John Wolff's Web Museum

Compucorp Calculators


Compucorp Label (6kb) The Computer Design Corporation of Los Angeles was an electronic engineering company that designed and built a range of advanced desktop and portable calculators in the early 1970s. The machines were sold through a number of the established mechanical calculator companies (notably Monroe), and also under their own "Compucorp" brand.

The Compucorp machines used an advanced computer-like architecture in which the functionality of the various models was tailored by firmware rather than hardware. The machines were well designed, well built, and reasonably priced, but unfortunately did not survive the "calculator wars" of the mid-1970s. The company moved into business computer systems for a short time, but disappeared in the early 1980s.



 

C155 External View (8kb) Compucorp Model 155 "Surveyor", S/N 3555019
Functions: Scientific, programmable, special surveying functions
Programming: Keyboard or external 80-column card reader
Technology: MOS-LSI (AMI, 30 chips)
Display: 21-column impact printer, 8-bit register display
Dimensions: 380W x 405D x 175H, weight 10.9kg
Manufactured: Computer Design Corporation, Los Angeles, January 1972
Original Owners: John B White Pty Ltd, Sydney, Australia

This Model 155 "Surveyor" from 1971-2 is one of Compucorp's first generation of programmable scientific desk calculators. All of the 100-series machines have a common computer-like architecture based on a set of 18 custom-designed MOS-LSI chips. The basic design was then customised for specific industries (science, statistics, surveying, etc) by changing the internal program ROMs and the keyboard layouts. The machines were available with either a numeric (Nixie tube) display or an internal printer, but not both. Programs could be entered from the keyboard, or they could be prepared off-line on standard 80-column punched cards and entered through a separate optical card reader. A similar range of machines customised for commercial applications was sold as the 200 series.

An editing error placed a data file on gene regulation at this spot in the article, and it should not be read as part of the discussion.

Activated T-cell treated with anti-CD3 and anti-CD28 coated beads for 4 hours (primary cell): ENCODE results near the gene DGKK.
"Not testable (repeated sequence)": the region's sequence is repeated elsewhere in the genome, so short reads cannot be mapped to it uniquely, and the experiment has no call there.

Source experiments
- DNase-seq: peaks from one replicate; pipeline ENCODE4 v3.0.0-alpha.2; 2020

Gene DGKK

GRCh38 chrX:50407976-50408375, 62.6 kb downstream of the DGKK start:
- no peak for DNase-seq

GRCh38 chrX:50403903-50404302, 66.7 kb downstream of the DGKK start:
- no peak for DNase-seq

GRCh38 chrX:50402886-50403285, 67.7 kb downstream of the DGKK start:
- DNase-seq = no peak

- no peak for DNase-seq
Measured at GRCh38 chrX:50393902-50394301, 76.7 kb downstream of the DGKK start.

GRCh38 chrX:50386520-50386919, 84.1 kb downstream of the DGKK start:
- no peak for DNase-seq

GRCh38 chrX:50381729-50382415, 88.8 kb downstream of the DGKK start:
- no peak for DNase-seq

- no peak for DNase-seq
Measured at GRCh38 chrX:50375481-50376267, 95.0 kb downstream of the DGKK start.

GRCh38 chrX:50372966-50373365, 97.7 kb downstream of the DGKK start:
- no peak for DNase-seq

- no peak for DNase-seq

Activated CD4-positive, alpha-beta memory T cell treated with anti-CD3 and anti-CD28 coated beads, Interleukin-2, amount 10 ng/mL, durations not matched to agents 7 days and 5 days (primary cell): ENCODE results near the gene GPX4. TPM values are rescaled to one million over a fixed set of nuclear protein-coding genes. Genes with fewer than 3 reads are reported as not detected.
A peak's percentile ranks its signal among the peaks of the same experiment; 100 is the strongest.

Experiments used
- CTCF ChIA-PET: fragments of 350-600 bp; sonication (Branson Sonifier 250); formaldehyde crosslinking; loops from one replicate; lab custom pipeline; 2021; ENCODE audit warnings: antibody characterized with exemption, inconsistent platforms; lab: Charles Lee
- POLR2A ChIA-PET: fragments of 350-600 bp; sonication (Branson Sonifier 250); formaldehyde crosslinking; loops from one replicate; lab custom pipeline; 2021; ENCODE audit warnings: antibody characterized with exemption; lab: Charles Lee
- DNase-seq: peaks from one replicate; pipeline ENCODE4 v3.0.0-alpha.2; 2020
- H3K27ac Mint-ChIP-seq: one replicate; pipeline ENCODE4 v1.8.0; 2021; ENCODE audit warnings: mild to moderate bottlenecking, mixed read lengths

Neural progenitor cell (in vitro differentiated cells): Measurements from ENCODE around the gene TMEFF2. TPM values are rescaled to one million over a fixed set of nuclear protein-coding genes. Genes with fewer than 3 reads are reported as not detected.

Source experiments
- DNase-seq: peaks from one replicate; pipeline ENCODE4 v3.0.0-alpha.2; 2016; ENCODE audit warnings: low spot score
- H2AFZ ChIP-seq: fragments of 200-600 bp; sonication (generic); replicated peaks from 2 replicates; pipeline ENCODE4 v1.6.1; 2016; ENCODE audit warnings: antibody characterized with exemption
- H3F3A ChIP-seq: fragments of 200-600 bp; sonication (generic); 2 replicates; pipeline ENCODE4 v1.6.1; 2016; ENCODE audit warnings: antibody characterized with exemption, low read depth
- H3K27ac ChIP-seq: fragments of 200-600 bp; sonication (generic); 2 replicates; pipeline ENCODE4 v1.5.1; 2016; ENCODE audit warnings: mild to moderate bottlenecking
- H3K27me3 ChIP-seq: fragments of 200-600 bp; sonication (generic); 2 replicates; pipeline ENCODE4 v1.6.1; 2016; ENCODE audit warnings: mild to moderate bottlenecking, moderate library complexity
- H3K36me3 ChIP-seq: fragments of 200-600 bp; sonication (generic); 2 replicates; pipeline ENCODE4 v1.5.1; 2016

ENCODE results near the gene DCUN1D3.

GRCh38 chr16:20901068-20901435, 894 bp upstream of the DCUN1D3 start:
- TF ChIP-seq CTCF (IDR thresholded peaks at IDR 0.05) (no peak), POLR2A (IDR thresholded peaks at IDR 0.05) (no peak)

The 100-series machines all provided scientific notation, trig and log funtions, powers and roots, and multiple storage registers with register arithmetic. The specialised functions on this Model 155 "Surveyor" include calculations of bearings, traverses, and rectangular to polar conversions.

The machine illustrated was donated to the museum by John B White Pty Ltd, Consulting Surveyors, of Sydney, Australia. It was purchased new in 1972, and was used regularly for survey computations including closes, areas, adding & subtracting bearings, missing bearings and distances, calculating joins between co-ordinates, calculating curves, and various conversions. To do a property close it took around 8 punch cards! The Compucorp was retired in around 1979 in favour of the new HP-25C programmable pocket calculators.

A more detailed description of the Compucorp 155 is available in the Technical Section.


Compucorp 320G Compucorp Model 320G "Micro Scientist", S/N 4202373
Functions: Scientific, 10 memories
Technology: MOS-LSI by Texas Instruments, MOS memory
Display: 13 significant digits plus 2 exponent, 7-segment Panaplex
Dimensions: 135W x 230D x 75H, weight 1.15kg (without batteries)
Manufactured: Compucorp USA, 1973.

Compucorp's second-generation calculators (the 300 series) were introduced in 1972. The "Micro Scientist" series (models 320 to 326) were among the first to provide scientific functions and programmability in a portable battery-powered machine. The "Statistician" (models 340/342/346) and "Bond Trader" (model 360) provided similar advanced capabilities in different application areas.

The Compucorp 320 is the base model of the "scientific" series. It provides full scientific notation, a broad range of trig and log functions, powers and roots, angle and coordinate conversions, and 10 addressable storage registers with register arithmetic. At a time when many calculators still used fixed decimal points, the Compucorp provided a numeric range of 10-99 to 10+99, with all numbers handled internally to 13 significant figures. Accuracy in the scientific functions is typically 1 part in the 12th figure, and never worse than 1 part in the 11th. Machines with the G suffix can switch between degrees and grads for trigonometric calculations. The basic 320/320G models are not programmable.